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Selenium signal found in colorectal cancer: study

Jun. 29, 2023, 9:17 AM


by Bill Snyder

Jennifer Pilat, PhD

An antioxidant transporter of the trace mineral selenium that protects against inflammatory bowel disease has the opposite effect in colorectal cancer, where it promotes tumor growth, researchers at Vanderbilt University Medical Center have reported.

The study by Jennifer Pilat, PhD, Christopher Williams, MD, PhD, and colleagues, is among the first to link the selenium transporter, selenoprotein P or SELENOP, to activation of a tumor-promoting signaling pathway in the colon.

Their findings, reported in the Journal of Clinical Investigation, add to the complexity of the genetic, environmental and lifestyle factors that contribute to colorectal cancer, the nation’s third leading cancer killer.

“We discovered a never-before-described role for SELENOP in a signaling pathway that’s incredibly important in both normal intestinal biology and colorectal cancer,” said Pilat, the paper’s first author and a former graduate student in Williams’ lab who recently defended her doctoral thesis.

“Jennifer’s persistence paid off on a very tough project,” said Williams, professor of Medicine, associate dean of Physician-Scientist Education and Training in the Vanderbilt University School of Medicine, and the paper’s senior author.

“As a result, we now have a better understanding of the complexities underlying the pathogenesis of colorectal cancer,” he said. “Additionally, we uncovered a new role for a key selenoprotein in modulating intracellular signaling networks.”

Williams and his colleagues have made important contributions to understanding the role of SELENOP and related proteins in health and disease.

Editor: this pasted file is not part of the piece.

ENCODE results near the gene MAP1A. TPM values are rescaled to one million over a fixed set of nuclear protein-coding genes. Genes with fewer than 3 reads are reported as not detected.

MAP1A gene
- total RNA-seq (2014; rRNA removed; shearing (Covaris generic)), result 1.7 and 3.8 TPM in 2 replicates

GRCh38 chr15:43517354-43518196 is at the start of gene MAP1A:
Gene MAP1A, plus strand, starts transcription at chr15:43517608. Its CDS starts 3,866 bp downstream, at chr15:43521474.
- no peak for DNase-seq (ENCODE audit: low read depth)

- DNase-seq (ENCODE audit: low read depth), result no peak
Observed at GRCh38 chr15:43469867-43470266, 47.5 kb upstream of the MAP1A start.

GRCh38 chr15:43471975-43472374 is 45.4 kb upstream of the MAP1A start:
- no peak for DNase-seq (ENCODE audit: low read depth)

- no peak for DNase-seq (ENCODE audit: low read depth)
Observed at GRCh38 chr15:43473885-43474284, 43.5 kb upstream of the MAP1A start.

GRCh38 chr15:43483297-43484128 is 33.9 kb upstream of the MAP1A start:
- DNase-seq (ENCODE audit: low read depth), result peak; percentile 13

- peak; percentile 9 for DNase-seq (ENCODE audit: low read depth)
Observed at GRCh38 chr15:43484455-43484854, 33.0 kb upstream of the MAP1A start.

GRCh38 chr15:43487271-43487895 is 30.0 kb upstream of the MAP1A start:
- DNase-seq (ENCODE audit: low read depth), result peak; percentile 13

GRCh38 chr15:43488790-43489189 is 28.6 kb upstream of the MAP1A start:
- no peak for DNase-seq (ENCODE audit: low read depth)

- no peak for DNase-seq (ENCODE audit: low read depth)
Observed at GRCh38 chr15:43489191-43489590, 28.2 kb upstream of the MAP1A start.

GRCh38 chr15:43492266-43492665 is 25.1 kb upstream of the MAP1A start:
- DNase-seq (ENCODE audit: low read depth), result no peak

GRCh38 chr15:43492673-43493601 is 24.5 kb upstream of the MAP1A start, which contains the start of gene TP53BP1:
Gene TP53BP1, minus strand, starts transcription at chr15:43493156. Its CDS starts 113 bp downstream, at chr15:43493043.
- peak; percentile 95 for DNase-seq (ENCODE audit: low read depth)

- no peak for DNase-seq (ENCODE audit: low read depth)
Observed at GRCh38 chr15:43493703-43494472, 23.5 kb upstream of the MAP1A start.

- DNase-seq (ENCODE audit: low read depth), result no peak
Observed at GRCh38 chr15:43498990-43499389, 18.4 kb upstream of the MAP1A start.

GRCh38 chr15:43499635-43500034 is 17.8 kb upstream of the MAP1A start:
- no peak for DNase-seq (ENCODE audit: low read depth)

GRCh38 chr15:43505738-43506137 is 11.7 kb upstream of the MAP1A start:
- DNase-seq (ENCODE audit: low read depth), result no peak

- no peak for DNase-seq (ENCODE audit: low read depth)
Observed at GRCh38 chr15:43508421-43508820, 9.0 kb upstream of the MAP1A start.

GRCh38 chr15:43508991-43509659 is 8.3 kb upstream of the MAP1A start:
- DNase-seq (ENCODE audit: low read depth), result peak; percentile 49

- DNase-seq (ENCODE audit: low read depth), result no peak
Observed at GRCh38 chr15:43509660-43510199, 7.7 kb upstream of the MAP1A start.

SELENOP uploads its selenium cargo from the bloodstream to various tissues by binding to lipoprotein receptor-related proteins (LRPs) on cell surfaces. Some LRPs, by activating the WNT signaling pathway, promote the development of tumors.

In collaboration with Ken Lau, PhD, professor of Cell & Developmental Biology, and using a technique called single-cell RNA-sequencing, or scRNA-seq, to measure the expression of specific genes, the researchers determined that expression of the Selenop gene progressively increased from colorectal stem cells to pre-cancerous adenoma and carcinoma cells.

Deleting or “knocking out” Selenop in a mouse model reduced the incidence and size of colon tumors.

Three-dimensional cultures of epithelial cells called organoids isolated from the tumors of these mice had reduced expression of WNT target genes. Restoring SELENOP reversed WNT suppression.

Finally, the researchers determined that SELENOP activates the WNT signaling pathway by binding to WNT co-receptors LRP5 and LRP6.

“Our findings add yet another layer of complexity to the multimodal mechanisms of WNT signaling regulation in the intestine,” the researchers concluded.

“This justifies further research into SELENOP’s contributions to sporadic colorectal carcinogenesis.”

In addition to Lau, co-authors from VUMC were Rachel Brown, PhD, Zhengyi Chen, Nathaniel Berle, Adrian Othon, M. Kay Washington, MD, PhD, Shruti Anant, Victoria Ng, PhD, Joshua Thompson, MD, PhD, Justin Jacobse, MD, MSc, Jeremy Goettel, PhD, Ethan Lee, MD, PhD, Yash Choksi, MD, and Sarah Short, PhD.

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